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Publisher's Summary

Dave Robicheaux felt the bone-grinding pain rip through his body as the .45 did its damage. Through the agonizing haze that enveloped him, he heard an almost inhuman laugh: the hideous, victorious cackling of Jimmie Lee Boggs - a sound he would never forget.

It had started out as an ordinary prisoner transfer, then turned into a blood bath when the convicted murderer got hold of a gun. Robicheaux could still hear that contemptible laughter, replacing the horrors from 'Nam he relived every night, echoing in the still of his darkened bedroom.

When Boggs is spotted in New Orleans, Robicheaux follows, joining a DEA sting operation in the Quarter. Poised for revenge, he prepares to face his fears and silence the laughter once and for all. But, in the murky water of the Pearl River, Robicheaux finds that some things are more important than sweet, simple revenge.

More mayhem? Listen to another of James Lee Burke's Dave Robicheaux thrillers.
©1990 James Lee Burke; (P)1993 Recorded Books

Critic Reviews

"A highly spiced gumbo of vice, violence, voodoo." (Observer)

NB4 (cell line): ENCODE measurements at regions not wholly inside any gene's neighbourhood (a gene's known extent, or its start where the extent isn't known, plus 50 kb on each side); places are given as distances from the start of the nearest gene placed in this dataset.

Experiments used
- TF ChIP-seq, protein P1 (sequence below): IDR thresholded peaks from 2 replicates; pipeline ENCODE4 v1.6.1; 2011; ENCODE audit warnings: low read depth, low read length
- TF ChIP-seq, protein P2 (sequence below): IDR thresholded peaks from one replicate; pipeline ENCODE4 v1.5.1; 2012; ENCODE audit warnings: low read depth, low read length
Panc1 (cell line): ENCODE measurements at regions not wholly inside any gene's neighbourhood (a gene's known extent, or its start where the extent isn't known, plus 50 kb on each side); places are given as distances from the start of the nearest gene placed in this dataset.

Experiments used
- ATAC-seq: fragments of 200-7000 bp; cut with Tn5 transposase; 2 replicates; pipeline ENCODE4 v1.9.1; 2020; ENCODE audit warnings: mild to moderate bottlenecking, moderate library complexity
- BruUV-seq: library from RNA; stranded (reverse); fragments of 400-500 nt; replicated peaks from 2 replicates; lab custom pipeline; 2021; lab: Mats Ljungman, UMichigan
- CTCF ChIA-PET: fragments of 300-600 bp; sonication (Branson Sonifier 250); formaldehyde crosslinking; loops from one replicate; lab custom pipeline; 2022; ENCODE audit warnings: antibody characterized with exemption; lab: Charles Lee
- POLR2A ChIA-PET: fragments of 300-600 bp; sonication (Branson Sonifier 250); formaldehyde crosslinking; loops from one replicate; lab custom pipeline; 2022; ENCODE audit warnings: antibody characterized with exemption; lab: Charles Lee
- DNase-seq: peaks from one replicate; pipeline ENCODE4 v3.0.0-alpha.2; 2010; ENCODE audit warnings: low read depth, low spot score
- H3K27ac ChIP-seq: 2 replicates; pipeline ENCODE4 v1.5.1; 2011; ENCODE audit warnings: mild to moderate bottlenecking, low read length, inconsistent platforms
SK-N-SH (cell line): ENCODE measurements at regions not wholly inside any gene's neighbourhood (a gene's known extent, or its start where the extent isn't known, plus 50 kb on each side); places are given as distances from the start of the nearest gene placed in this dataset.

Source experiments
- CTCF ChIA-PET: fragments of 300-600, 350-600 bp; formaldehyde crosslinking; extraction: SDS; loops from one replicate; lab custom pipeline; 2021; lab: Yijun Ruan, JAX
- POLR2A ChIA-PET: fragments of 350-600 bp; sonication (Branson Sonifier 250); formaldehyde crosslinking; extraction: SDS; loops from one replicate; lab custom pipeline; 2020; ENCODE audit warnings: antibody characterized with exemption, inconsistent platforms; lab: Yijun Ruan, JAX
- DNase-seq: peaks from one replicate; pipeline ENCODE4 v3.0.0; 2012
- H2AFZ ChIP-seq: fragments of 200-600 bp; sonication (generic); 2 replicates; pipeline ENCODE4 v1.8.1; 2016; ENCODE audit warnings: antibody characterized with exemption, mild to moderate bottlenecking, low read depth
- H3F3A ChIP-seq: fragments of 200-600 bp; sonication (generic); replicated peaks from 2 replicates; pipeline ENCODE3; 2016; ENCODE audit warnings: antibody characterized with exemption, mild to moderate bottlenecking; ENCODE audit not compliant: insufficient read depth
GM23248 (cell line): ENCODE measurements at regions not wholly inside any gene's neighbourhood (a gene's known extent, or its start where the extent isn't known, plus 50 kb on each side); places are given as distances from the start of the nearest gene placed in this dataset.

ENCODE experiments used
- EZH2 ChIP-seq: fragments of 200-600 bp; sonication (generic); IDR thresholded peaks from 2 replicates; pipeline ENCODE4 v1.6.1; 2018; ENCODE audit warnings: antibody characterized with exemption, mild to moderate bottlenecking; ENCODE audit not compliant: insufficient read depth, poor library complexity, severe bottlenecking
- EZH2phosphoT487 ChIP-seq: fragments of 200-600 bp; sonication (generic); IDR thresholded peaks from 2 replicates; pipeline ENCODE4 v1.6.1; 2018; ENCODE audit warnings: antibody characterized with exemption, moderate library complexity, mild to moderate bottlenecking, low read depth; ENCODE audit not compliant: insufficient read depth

What members say

Average Customer Ratings

Overall

  • 4.2 out of 5.0
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Performance

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Story

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  • Story

Miami moves in to NOLA

Would you listen to A Morning for Flamingoes again? Why?

I doubt it. Was a good story line and I liked the characters overall, but it wasn't one of JLB's best line ups for the souls who inhabit his stories.

What was one of the most memorable moments of A Morning for Flamingoes?

The last convo between Dave and Tony.

Did Mark Hammer do a good job differentiating all the characters? How?

Unfortunately, no. More often than not, it was hard to tell when the words of one character stopped and the words of another started when there was an interactive conversation. Add to that the inflection and cadence is all wrong. My husband grew up on the LA/MS state line and he commented:"Dave and company sounds more like your kin, then he does mine."My kin are spread from north to south on the east side of Oklahoma and "Dave" as done by Mr. Hammer, does sound a lot like my dad and Cleet sounds spot on like a cousin of mine, both born and breed just south of the KS state line on route 66, nowhere near route 61 (Airline Hiway). That is how far off base the inflection/cadence is for Dave and Cleet are. I won't even go into how far off the accent/inflection is for Tony and others.Honestly, I get the same annoyed feeling when I watch New Orleans NCSI, ha-ha, but I digress. Overall I can get past all this and enjoy the story.